Weekly Urban News Update
April 19, 2019
In This Update: 
Civil Society Organization Reports Large Numbers of Forced Evictions in India
Digitizing Architectural History May Help Rebuild the Notre-Dame Cathedral
Iran's Slum Population Increases by One Million, According to Parliament Commission
The "New Vibe" in Onagawa, Japan
Women Entrepreneurs Finance Initiative West Africa Regional Summit Meets in C รด te d'Ivoire
Local Governments Increasingly Influence International Policy
Smart City Just City: Tools for Justice
Housing News Around the United States
In the News and Around the Web
Civil Society Organization Reports Large Numbers of Forced Evictions in India in 2018
In India, civil society organization Housing and Land Rights Network reports that state and central authorities demolished over 40,000 homes and forcibly evicted their residents in 2018. "Forced Evictions in India," states that this "serious crisis" means many have been rendered homeless and that even "those who received some form of resettlement...the sites they have been relocated to are remote and extremely inadequate." Some identified reasons for evictions include slum-clearance, city beautification, environmental projects, and disaster management. HRLN has previously made the connection between forcible evictions and policies implemented by India's Smart Cities Mission to create 100 "smart cities" by 2020.

Read more here.
Digitizing Architectural History May Help Rebuild the Notre-Dame Cathedral
In Paris, the digitization of architectural history may be key to rebuilding the Notre-Dame Cathedral in the aftermath of Monday's devastating fire. Architectural historian Andrew Tallon, who died in November 2018, employed sophisticated technology to scan and take high resolution panoramic photos of Notre Dame over the past several years. The Atlantic reports that the 1 billion data points collected is stored on software that will help fully recreate the detail and resolution of the Cathedral onto precise 3-D models. Architectural historian Lindsay Peterson says: "Historic drawings or even modern drawings are only accurate up to a certain degree. Laser scans get you accuracy up to the millimeter."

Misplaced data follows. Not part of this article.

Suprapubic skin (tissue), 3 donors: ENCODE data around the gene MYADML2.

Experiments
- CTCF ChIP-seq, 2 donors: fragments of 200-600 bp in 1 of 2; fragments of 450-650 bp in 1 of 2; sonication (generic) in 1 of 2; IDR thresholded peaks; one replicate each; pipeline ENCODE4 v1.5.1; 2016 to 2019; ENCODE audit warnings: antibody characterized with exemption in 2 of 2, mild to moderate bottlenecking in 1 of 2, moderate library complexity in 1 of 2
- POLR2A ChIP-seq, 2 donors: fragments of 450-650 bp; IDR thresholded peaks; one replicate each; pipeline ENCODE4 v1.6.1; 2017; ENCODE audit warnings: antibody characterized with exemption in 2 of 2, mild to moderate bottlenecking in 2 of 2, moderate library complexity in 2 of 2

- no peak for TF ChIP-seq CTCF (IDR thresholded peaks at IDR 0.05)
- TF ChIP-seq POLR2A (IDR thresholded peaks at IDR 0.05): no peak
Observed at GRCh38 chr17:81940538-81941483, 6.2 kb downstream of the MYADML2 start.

Read more here.
Iran's Slum Population Increases by One Million According to Parliament Commission
Ali Kord, a member of Iran's parliament reports Iran's slum population increased by one million people over the past year. In July 2018, Iran's Ministry of Roads and Urban Development estimated 19 million people, or 24% of Iran's population, live in shantytowns. Kord, a member of the parliament's social commission, says: "The government did not have much success in dealing with slums last year," or with what the Ministry identifies as Iran's "urban homeless."

Read more here.
The "New Vibe" in Onagawa, Japan
In Japan, the town Onagawa hopes limiting urban sprawl will rebuild city vitality and bolster resilience eight years after it was devastated by the 2011 tsunami. In Onagawa, the tsunami killed over 800 people and destroyed over 2/3 of the town buildings. Now, its municipal authorities have banned non-residential facilities in housing settlements, meaning residents must go to the city center to shop, eat, work, attend school, and use public services. Yoshinori Taura, assistant director of Onagawa's recovery promotion division explains: "This town planning takes into account the population decrease. By having these facilities in the center of town we hope that we will be able to attract a new energy and a new vibe."